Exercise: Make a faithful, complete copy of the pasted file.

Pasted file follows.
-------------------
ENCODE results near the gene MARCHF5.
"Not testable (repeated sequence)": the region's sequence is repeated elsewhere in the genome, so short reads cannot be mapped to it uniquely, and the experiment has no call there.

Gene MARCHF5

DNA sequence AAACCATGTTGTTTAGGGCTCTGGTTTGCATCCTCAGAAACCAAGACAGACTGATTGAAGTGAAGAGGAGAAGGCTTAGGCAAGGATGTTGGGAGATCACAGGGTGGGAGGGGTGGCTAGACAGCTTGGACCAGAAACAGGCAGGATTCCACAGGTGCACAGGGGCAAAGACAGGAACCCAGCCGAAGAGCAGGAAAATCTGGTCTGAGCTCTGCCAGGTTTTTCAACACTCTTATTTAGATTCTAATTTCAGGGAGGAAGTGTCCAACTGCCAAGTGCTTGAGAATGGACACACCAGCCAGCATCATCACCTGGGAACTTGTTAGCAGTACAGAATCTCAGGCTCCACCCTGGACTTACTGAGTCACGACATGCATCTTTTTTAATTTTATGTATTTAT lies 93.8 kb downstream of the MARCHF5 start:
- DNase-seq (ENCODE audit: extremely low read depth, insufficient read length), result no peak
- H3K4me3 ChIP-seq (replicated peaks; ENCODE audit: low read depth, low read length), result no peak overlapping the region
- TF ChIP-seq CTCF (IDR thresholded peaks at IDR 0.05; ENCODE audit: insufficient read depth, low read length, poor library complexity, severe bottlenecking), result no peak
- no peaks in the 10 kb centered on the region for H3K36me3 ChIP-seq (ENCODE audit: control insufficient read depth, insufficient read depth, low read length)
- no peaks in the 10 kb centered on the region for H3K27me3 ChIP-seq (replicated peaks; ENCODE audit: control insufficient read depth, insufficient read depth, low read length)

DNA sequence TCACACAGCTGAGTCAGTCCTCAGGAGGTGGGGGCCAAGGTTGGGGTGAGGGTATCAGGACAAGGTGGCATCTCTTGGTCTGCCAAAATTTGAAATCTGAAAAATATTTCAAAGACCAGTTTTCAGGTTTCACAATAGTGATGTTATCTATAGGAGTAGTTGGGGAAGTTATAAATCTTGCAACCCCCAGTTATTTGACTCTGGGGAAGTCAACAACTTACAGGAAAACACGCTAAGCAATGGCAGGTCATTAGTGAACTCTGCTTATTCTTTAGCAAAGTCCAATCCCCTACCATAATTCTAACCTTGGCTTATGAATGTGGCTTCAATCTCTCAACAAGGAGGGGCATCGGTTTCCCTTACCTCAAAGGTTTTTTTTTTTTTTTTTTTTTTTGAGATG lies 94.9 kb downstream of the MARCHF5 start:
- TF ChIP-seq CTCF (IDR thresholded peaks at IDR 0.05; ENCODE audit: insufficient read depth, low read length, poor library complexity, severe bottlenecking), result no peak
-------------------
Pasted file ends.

ENCODE results near the gene MARCHF5.
"Not testable (repeated sequence)": the region's sequence is repeated elsewhere in the genome, so short reads cannot be mapped to it uniquely, and the experiment has no call there.

Gene MARCHF5

DNA sequence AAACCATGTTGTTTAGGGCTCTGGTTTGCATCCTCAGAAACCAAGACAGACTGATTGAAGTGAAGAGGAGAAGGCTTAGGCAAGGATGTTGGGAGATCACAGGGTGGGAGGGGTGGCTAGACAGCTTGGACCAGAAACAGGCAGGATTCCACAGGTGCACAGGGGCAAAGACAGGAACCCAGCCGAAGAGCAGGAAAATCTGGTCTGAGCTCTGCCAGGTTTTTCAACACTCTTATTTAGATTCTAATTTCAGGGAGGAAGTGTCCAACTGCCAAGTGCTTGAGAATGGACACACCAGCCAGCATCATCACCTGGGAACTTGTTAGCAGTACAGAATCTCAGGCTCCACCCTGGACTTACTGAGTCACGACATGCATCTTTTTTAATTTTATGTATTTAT lies 93.8 kb downstream of the MARCHF5 start:
- DNase-seq (ENCODE audit: extremely low read depth, insufficient read length), result no peak
- H3K4me3 ChIP-seq (replicated peaks; ENCODE audit: low read depth, low read length), result no peak overlapping the region
- TF ChIP-seq CTCF (IDR thresholded peaks at IDR 0.05; ENCODE audit: insufficient read depth, low read length, poor library complexity, severe bottlenecking), result no peak
- no peaks in the 10 kb centered on the region for H3K36me3 ChIP-seq (ENCODE audit: control insufficient read depth, insufficient read depth, low read length)
- no peaks in the 10 kb centered on the region for H3K27me3 ChIP-seq (replicated peaks; ENCODE audit: control insufficient read depth, insufficient read depth, low read length)

DNA sequence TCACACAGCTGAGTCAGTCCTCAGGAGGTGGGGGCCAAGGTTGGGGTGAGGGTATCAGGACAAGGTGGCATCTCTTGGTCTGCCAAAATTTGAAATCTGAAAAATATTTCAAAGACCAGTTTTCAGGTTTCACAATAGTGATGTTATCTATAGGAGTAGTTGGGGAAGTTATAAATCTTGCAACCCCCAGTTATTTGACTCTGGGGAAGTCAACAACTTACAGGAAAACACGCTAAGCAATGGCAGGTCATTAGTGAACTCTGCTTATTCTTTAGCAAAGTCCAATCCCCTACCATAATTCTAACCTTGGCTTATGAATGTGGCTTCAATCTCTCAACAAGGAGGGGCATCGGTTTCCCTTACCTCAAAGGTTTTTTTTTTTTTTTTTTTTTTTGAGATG lies 94.9 kb downstream of the MARCHF5 start:
- TF ChIP-seq CTCF (IDR thresholded peaks at IDR 0.05; ENCODE audit: insufficient read depth, low read length, poor library complexity, severe bottlenecking), result no peak